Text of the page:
A better strategy in both examples would be to use a filter during the process. For example, in Example 1 you copied the pixels, but you could have taken the average of the two pixels above and below every extra pixel and used that value. This would have made the stretching look better. This is where the graphics term bi-linear filtering comes from; it's based on this idea, but just in the 2D case. In Example 2, you could have used a filter also and done the same thing—average the pixel values so that even though you throw away two pixels, you accumulate some of their information into the remaining pixels to make the results look more natural.

I'm not going to show you how to do filtering until later in the book, so you're just going to do scaling by brute force. Reviewing the examples, you should be able to pick up that we are sampling the source at some rate—call that the sample rate—and then, based on this sample rate, filling in the destination. Mathematically, this is what you're doing:

// the source height of the 1D bitmap.
float source_height;

// the destination height of the desired scaled 1D bitmap.
float dest_height;

// the sample rate
float sample_rate = source_height/destination_height;

// used to index source data
float sample_index = 0;

// generate scaled destination bitmap
for (index = 0; index < dest_height; index++)
    // write pixel
    dest_bitmap[index] =

    // advance source index

} // end for index

That's all the code you need for scaling a bitmap. Of course, you have to add the other dimension, and I would lose the floating point math, but it works.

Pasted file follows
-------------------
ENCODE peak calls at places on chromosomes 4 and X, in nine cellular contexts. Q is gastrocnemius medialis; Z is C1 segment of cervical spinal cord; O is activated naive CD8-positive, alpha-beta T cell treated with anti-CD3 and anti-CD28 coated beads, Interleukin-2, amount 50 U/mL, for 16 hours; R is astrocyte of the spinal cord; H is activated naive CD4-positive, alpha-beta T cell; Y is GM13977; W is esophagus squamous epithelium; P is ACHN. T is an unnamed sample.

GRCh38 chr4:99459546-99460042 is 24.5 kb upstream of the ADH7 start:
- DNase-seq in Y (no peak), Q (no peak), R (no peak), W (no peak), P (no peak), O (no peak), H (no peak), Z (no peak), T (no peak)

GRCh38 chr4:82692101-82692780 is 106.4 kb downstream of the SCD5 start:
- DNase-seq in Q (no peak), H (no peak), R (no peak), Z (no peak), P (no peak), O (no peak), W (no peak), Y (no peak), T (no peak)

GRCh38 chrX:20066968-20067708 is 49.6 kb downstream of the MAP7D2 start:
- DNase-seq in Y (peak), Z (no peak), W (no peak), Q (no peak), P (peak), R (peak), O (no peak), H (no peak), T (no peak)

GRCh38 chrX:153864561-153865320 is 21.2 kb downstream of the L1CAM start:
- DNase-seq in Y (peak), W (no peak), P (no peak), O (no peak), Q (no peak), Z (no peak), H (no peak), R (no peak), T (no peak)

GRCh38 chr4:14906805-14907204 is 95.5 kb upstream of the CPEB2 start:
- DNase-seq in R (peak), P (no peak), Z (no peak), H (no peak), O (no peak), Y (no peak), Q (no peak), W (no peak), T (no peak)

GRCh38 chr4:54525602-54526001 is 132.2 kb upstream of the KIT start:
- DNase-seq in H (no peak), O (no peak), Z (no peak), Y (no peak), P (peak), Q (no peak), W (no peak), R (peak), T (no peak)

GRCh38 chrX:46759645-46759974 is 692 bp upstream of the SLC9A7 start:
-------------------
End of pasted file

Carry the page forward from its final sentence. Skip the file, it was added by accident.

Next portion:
Given that the source bitmap is 1x4 and looks like this:

1x4 Pixel Values

source_bitmap[0] = 12

source_bitmap[1] = 34

source_bitmap[2] = 56

source_bitmap[3] = 90

Now let's scale the 1x4 image data to 1x8:

Set source_height = 4
dest_height = 8
sample_rate = 4/8 = 0.5

Algorithm Run (with rounding)

index sample_index dest_bitmap[index]
0 0 12
1 0.5 12
2 1.0 34
3 1.5 34
4 2.0 56
5 2.5 56
6 3.0 90
7 3.5 90

Not bad—it exactly replicated each pixel twice. Now, try a compressive scale to three pixels high:

Set source_height = 4
dest_height = 3
sample_rate = 4/3 = 1.333

Algorithm Run (with rounding)

index sample_index dest_bitmap[index]
0 0 12
1 1.333 34
2 2.666 56

Notice that you missed the last pixel in the source—the 9—altogether. You may or may not like this; maybe you always want to see the top and bottom pixel in the scaling operation for scales 1x2 and greater and would rather throw away some in-between pixels. This is where rounding and biasing the sample_rate and sample_index come into play—think about it…

Now that you know how to scale an image, let DirectDraw do it for you. DEMO7_14.CPP|EXE is a remake of DEMO7_13.CPP|EXE, but I've added some code to arbitrarily scale the aliens so that they seem to be different sizes. If you have hardware scaling, the demo will run very smoothly, but if you don't, you may notice some degradation. Again, you'll see how to use IDIRECTDRAWSURFACE7::GetCaps() to detect this later in the chapter.